African American College Students Engaging in Unhealthy Behaviors

A new report from scientists at Northwestern University and Northeastern Illinois University finds that college students, particularly African American college students, are engaging in behaviors that could increase their risk of cancer later in life.

The report found that 95 percent of all college students failed to eat the recommended amount of fruits and vegetables. Some 60 percent of all college students do not participate in recommended amounts of physical activity.

Brian Hitsman, an assistant professor at the Northwestern University Feinberg School of Medicine and the principal investigator of the study, stated, “Changing unhealthy behaviors in college students now could be a way to reduce the risk of cancer as well as other diseases later in life.”

Black students had the worst performance on eating fruits and vegetables and had a high rate of obesity. “There are major cancer disparities both in terms of risk, morbidity and mortality with racial and ethnic minorities in the United States,” Dr. Hitsman said. “In this study, we see some of these behavioral risk factors already starting in young adulthood. Future research should monitor the persistence of cancer risk behavior clustering by race and ethnicity.”

There was some good news in the report relating to African American college students. They had the lowest rates of tobacco use and binge drinking behavior of any group.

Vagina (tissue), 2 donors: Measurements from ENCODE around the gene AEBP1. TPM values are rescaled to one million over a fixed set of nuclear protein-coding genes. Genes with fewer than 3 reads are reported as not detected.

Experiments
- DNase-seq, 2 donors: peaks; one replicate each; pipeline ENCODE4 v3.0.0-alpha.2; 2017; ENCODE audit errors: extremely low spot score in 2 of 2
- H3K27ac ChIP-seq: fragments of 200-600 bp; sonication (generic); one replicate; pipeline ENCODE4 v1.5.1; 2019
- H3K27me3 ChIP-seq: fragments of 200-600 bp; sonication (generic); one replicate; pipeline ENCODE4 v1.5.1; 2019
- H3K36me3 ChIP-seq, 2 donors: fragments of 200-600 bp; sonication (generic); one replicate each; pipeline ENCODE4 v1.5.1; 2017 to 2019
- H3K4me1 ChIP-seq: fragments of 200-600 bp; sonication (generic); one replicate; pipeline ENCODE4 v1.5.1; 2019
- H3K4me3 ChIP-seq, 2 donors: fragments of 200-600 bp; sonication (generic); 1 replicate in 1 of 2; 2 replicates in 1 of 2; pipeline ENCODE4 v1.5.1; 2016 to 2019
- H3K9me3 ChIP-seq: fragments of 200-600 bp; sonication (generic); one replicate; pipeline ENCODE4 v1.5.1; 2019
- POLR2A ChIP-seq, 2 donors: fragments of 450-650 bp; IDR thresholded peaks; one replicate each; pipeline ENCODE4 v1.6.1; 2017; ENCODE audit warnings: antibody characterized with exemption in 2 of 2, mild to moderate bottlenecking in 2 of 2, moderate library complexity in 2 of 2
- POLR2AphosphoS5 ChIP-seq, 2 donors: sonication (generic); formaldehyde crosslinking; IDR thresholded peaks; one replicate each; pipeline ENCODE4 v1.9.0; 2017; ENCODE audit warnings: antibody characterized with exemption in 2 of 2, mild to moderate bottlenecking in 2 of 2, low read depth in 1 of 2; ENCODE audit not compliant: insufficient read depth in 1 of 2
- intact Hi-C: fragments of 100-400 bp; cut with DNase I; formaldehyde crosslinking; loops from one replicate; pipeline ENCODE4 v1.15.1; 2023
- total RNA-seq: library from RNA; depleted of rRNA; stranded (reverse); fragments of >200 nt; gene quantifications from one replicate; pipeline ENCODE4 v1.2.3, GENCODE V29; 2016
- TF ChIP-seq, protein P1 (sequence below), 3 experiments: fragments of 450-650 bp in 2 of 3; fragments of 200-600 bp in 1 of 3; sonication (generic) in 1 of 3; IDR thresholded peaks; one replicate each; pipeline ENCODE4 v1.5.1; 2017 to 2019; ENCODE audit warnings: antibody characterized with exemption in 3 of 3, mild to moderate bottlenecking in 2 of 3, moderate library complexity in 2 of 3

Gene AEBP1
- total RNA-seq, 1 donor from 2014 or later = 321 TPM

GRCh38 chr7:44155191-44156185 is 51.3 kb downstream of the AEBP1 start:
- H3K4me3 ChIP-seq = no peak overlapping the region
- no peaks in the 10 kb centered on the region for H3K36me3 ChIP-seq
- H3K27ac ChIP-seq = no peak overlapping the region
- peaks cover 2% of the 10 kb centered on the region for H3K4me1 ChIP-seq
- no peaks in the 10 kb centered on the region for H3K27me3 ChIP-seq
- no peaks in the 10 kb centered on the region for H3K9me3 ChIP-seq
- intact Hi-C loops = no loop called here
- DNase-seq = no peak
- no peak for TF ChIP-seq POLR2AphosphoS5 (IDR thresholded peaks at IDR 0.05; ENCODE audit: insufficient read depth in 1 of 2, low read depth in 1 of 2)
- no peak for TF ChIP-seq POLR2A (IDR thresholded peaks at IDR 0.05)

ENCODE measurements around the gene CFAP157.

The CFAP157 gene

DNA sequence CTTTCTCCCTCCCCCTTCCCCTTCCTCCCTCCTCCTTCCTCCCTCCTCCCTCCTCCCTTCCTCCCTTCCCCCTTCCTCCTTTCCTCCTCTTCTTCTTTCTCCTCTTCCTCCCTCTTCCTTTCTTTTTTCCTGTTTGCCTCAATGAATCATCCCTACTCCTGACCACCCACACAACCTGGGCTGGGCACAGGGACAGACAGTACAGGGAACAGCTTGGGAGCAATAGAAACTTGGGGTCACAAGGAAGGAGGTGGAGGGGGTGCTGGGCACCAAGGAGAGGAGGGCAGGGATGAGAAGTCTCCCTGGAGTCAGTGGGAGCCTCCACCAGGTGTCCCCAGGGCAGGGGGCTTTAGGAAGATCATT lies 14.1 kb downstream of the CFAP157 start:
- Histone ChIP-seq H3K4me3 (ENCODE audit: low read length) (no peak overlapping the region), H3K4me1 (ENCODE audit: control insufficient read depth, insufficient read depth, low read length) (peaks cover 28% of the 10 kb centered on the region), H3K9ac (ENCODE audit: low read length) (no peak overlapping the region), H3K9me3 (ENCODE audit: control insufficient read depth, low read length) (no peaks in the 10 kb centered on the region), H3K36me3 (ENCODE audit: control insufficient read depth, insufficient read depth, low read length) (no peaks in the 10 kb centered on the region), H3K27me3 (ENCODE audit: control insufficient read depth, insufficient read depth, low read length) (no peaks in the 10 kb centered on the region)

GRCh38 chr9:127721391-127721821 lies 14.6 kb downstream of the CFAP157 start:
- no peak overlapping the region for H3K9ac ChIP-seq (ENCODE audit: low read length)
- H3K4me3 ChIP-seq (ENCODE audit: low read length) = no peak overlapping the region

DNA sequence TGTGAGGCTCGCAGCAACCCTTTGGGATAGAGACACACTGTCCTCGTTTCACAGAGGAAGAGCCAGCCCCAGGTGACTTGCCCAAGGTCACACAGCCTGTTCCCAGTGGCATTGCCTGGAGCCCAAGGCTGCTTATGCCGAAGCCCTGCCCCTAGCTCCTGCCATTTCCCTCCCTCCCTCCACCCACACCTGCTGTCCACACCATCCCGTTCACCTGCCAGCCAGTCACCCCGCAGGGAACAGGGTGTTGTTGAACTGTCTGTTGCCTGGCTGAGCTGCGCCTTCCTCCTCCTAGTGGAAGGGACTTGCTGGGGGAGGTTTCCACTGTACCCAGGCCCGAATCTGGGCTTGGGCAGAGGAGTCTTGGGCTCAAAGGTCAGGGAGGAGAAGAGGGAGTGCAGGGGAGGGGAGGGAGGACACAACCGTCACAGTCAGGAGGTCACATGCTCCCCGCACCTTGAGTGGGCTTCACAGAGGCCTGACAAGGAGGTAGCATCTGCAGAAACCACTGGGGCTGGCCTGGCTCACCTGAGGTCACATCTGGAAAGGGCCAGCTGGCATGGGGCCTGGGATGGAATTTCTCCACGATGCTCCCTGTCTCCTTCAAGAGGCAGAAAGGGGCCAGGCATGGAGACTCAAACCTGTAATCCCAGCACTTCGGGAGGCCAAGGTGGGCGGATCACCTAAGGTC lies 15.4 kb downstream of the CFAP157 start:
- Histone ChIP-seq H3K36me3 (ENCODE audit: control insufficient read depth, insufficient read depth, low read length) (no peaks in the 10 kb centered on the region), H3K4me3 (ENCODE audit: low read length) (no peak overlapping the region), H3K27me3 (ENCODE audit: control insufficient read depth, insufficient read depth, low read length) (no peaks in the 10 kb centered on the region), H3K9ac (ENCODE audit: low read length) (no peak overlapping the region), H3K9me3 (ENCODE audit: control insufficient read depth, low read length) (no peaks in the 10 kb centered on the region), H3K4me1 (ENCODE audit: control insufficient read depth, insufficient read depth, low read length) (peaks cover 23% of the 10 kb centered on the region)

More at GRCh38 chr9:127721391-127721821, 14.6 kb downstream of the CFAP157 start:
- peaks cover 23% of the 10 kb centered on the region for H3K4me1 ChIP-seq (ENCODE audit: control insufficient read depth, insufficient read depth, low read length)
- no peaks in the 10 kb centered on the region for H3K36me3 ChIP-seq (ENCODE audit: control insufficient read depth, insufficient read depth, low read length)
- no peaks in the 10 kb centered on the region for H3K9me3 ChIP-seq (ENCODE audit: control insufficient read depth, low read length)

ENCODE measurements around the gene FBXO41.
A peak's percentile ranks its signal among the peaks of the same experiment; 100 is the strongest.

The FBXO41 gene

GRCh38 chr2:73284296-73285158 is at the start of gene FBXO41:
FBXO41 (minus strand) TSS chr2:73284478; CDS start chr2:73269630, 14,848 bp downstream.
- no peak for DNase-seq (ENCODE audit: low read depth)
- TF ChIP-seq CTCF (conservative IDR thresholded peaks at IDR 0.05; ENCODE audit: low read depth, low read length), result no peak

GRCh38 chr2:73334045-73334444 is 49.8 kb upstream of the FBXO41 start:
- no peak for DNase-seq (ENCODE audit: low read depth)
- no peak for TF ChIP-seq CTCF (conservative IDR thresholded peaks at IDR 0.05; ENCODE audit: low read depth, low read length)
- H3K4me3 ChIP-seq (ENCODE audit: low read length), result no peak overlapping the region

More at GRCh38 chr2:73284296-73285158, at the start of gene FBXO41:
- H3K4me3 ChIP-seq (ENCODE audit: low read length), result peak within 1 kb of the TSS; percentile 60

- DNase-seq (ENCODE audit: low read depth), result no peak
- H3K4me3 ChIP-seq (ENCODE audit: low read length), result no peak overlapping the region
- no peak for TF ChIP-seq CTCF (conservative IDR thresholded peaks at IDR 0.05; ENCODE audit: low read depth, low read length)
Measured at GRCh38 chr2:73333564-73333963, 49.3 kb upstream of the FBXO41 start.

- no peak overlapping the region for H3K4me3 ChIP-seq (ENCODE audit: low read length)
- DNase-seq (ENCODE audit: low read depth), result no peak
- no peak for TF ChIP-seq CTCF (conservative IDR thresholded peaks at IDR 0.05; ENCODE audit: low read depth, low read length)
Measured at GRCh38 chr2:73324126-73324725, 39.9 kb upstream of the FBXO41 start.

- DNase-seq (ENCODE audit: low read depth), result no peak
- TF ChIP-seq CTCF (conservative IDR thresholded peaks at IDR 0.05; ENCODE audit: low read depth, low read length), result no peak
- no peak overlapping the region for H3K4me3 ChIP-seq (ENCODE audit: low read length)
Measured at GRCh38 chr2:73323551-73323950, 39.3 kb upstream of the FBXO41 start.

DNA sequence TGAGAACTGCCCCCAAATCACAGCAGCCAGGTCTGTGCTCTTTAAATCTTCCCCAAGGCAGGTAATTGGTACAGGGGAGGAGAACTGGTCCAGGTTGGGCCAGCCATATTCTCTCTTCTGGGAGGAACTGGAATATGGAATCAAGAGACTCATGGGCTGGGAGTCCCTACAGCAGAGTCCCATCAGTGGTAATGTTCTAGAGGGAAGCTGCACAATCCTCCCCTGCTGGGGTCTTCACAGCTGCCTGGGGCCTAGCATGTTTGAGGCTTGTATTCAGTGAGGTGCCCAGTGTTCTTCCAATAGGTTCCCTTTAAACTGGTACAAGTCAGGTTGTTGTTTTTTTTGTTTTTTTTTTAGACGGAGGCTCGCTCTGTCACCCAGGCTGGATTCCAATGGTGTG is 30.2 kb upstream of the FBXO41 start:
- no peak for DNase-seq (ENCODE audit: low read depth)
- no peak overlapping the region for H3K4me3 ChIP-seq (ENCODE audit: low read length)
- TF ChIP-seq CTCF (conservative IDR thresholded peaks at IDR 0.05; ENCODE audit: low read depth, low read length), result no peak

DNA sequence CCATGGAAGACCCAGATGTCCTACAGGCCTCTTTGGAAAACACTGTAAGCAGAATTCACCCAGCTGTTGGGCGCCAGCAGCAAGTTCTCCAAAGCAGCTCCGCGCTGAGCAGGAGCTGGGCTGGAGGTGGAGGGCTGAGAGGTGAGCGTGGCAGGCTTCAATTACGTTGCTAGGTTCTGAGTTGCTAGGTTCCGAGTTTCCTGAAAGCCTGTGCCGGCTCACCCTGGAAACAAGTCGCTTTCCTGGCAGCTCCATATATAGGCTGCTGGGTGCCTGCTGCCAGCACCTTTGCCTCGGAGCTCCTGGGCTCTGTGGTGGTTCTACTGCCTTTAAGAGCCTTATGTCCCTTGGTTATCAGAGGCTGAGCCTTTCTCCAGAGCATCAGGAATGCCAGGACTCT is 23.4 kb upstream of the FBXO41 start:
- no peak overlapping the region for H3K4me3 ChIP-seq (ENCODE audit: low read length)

The article, “A Latent Class Analysis of Cancer Risk Behaviors Among U.S. College Students,” was published on the website of the journal Preventive Medicine. It may be accessed here.

“There are major cancer disparities both in terms of risk, morbidity and mortality with racial and ethnic minorities in the United States,” Hitsman said. “In this study, we see some of these behavioral risk factors already starting in young adulthood. Future research should monitor the persistence of cancer risk behavior clustering by race and ethnicity.” – See more at: http://www.northwestern.edu/newscenter/stories/2014/05/college-kids-need-to-change-unhealthy-ways.html#sthash.aGk78spS.dpuf
“There are major cancer disparities both in terms of risk, morbidity and mortality with racial and ethnic minorities in the United States,” Hitsman said. “In this study, we see some of these behavioral risk factors already starting in young adulthood. Future research should monitor the persistence of cancer risk behavior clustering by race and ethnicity.” – See more at: http://www.northwestern.edu/newscenter/stories/2014/05/college-kids-need-to-change-unhealthy-ways.html#sthash.aGk78spS.dpuf

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